'Live concerts are the best promotion,' says Pang, in a pair of grungy jeans and a studded denim vest that he says he designed himself. 'Before, few people understood the aesthetics, now they are willing to give it a shot.'
The gigs have helped visual rock's revival in Hong Kong, says Hinz Chow Ching-hin, drummer in five-piece visual rock band Venue, who play J-pop ballads.
'More shows mean more opportunities for us to reach out to a broader audience and build our fan base,' the 19-year-old says.
The internet has also helped the genre, Chow says, explaining how he found his Venue bandmates in March through online discussion boards such as UWants.com and Hongkongband.com. Social networks such as Facebook and Myspace have also enabled musicians to post videos and event details for free, bands say.
Paranoid say they have registered more than 2,000 mainly female fans on their Facebook pages since September last year and Venue say more than 3,000 devotees have clicked on their site since March.
Natalia Tse, a secondary school teaching assistant, used to listen to western glam-rock bands such as Kiss until she was introduced to Japanese visual rock and Paranoid by friends.
'I appreciate their originality and daring taste in music and fashion,' says the 23-year-old. 'Their live performance is a whole package full of shocking elements: the costumes, lighting and all sorts of theatre. It's an exhilarating experience that you barely see elsewhere.'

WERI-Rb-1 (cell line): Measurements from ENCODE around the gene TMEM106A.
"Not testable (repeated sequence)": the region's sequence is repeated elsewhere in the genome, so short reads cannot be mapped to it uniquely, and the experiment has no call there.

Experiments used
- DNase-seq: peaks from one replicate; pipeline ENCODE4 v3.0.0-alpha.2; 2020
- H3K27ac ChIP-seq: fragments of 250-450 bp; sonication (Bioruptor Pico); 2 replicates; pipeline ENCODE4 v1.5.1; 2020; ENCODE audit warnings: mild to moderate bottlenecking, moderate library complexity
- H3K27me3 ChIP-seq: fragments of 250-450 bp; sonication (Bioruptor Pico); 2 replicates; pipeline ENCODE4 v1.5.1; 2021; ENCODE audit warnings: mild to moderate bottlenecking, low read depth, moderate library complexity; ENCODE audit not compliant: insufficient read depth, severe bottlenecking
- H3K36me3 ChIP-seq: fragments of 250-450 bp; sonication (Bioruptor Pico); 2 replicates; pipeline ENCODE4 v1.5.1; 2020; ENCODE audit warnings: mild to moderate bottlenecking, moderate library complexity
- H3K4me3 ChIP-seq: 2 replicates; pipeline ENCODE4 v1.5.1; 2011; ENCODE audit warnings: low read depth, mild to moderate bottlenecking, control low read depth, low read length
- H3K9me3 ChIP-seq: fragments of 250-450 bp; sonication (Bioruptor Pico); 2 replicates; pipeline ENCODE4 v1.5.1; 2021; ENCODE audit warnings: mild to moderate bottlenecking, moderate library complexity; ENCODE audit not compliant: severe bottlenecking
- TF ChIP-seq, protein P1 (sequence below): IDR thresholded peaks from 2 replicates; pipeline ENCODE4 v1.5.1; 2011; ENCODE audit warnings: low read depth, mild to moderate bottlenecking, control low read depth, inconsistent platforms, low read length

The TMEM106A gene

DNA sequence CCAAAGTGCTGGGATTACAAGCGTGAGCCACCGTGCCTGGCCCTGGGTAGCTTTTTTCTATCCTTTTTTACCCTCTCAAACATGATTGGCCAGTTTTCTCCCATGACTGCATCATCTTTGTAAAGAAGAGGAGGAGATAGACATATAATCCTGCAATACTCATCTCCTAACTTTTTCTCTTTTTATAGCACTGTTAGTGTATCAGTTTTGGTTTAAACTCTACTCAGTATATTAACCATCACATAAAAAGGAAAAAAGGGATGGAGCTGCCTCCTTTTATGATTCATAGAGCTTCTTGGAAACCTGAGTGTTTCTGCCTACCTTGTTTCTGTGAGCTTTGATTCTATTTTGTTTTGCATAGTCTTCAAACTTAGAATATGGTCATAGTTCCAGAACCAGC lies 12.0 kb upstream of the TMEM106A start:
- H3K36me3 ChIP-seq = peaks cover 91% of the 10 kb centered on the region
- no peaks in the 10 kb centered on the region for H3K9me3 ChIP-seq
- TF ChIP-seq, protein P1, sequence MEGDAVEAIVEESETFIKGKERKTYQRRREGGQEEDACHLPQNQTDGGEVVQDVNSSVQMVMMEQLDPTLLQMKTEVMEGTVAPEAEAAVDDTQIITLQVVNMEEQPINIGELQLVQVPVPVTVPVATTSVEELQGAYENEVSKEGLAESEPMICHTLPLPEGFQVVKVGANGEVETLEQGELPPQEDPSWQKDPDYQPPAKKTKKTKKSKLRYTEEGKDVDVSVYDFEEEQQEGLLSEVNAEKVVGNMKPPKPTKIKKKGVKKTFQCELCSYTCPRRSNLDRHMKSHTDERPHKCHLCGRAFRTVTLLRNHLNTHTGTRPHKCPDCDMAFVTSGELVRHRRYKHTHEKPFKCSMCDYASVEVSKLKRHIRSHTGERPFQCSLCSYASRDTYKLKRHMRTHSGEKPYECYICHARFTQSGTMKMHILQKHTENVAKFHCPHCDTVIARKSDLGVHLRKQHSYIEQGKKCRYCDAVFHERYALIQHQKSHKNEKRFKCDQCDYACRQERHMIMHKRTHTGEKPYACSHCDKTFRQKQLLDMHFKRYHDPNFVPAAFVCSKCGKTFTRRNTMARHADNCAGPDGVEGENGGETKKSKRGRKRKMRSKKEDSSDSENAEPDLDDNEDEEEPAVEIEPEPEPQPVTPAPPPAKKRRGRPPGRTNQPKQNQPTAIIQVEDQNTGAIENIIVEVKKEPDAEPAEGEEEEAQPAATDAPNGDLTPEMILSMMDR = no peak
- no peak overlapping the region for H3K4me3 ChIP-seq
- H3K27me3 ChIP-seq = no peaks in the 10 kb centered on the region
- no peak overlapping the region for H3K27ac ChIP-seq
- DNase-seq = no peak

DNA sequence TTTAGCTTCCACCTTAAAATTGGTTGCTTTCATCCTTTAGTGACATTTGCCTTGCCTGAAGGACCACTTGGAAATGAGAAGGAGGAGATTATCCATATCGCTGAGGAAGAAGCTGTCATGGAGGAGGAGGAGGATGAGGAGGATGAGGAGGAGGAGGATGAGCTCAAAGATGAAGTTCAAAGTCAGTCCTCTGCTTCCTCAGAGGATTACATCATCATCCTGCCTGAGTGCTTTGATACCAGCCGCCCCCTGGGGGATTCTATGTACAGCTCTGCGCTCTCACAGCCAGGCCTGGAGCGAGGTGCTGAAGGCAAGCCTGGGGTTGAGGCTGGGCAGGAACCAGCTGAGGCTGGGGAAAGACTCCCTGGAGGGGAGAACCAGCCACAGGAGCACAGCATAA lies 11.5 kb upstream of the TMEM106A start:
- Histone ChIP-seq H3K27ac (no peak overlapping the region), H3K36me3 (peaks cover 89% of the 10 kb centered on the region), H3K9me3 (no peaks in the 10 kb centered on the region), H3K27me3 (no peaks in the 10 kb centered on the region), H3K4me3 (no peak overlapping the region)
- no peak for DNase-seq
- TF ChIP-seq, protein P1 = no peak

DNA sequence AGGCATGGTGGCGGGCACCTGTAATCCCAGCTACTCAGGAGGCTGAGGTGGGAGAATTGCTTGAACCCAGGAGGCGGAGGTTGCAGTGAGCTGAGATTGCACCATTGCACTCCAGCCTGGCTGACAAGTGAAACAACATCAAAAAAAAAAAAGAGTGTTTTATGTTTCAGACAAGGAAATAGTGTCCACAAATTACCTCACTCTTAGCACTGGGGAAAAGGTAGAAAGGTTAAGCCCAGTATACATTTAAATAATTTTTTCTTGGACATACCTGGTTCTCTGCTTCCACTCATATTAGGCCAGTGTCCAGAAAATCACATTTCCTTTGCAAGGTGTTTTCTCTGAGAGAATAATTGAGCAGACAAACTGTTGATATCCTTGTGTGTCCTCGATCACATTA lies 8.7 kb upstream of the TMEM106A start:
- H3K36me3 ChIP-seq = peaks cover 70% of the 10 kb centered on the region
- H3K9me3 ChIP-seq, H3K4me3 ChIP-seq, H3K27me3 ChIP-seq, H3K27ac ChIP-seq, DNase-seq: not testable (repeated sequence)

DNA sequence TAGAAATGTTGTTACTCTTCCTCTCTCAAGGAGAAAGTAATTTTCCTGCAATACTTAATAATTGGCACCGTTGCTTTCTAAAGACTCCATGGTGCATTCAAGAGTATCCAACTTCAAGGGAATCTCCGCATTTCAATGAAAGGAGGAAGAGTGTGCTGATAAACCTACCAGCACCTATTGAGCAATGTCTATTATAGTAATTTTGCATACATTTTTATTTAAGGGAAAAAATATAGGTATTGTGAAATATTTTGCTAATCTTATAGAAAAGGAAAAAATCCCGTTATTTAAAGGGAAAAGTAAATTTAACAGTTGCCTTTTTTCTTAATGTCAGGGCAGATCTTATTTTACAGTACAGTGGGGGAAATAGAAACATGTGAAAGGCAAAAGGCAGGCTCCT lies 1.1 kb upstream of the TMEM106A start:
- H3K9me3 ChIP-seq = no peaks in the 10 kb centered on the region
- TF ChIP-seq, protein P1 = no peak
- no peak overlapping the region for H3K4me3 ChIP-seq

Kwok says looks are key to the success of a visual-rock band.
'Our fans have high expectations,' he says. 'I never let anyone else do my make-up.'
Kwok says he lost 10kg to fit into his shimmering, skin-tight vest, by spending six hours a week in the gym and sticking to a wonton-noodle diet for a year.
His parents didn't like his style.
'They were pretty sarcastic about my feminine look,' Kwok says. 'But after a while, they realised I wasn't just messing around but that I was serious about visual rock and my music. Some may call us sissies, or worse, but there has never been a moment I've doubted myself.'
Chow says he has few friends outside the visual rock circle on account of his looks. 'They kind of isolated me at school because I look different,' says the final-year digital electronic and information engineering student at the Hong Kong Institute of Vocational Education. 'I was never popular. When they actually try to understand me, they'll see that I'm just a normal person.'
Backstage at the Rock School, Venue guitarist Veena Lau Siu-fai is just as fastidious about his image.
'I prefer wearing make-up because it makes me feel I'm channelling my alter ego, someone who belongs on stage, not the mundane daily life,' says the 26-year-old vet's assistant, adjusting his long blond curly wig and an embroidered umbrella that matches his lace Lolita-style dress.
But Kwok says there is more to visual rock than frocks and frills.
'Outfits and make-up are just points of attraction,' he says. 'Music is always the core, without which it's only visual, with no spirit of rock.'
'People used to judge us only by our appearances, but now they are more open minded and are willing to come out and listen to us,' he says. 'And that's encouraging.'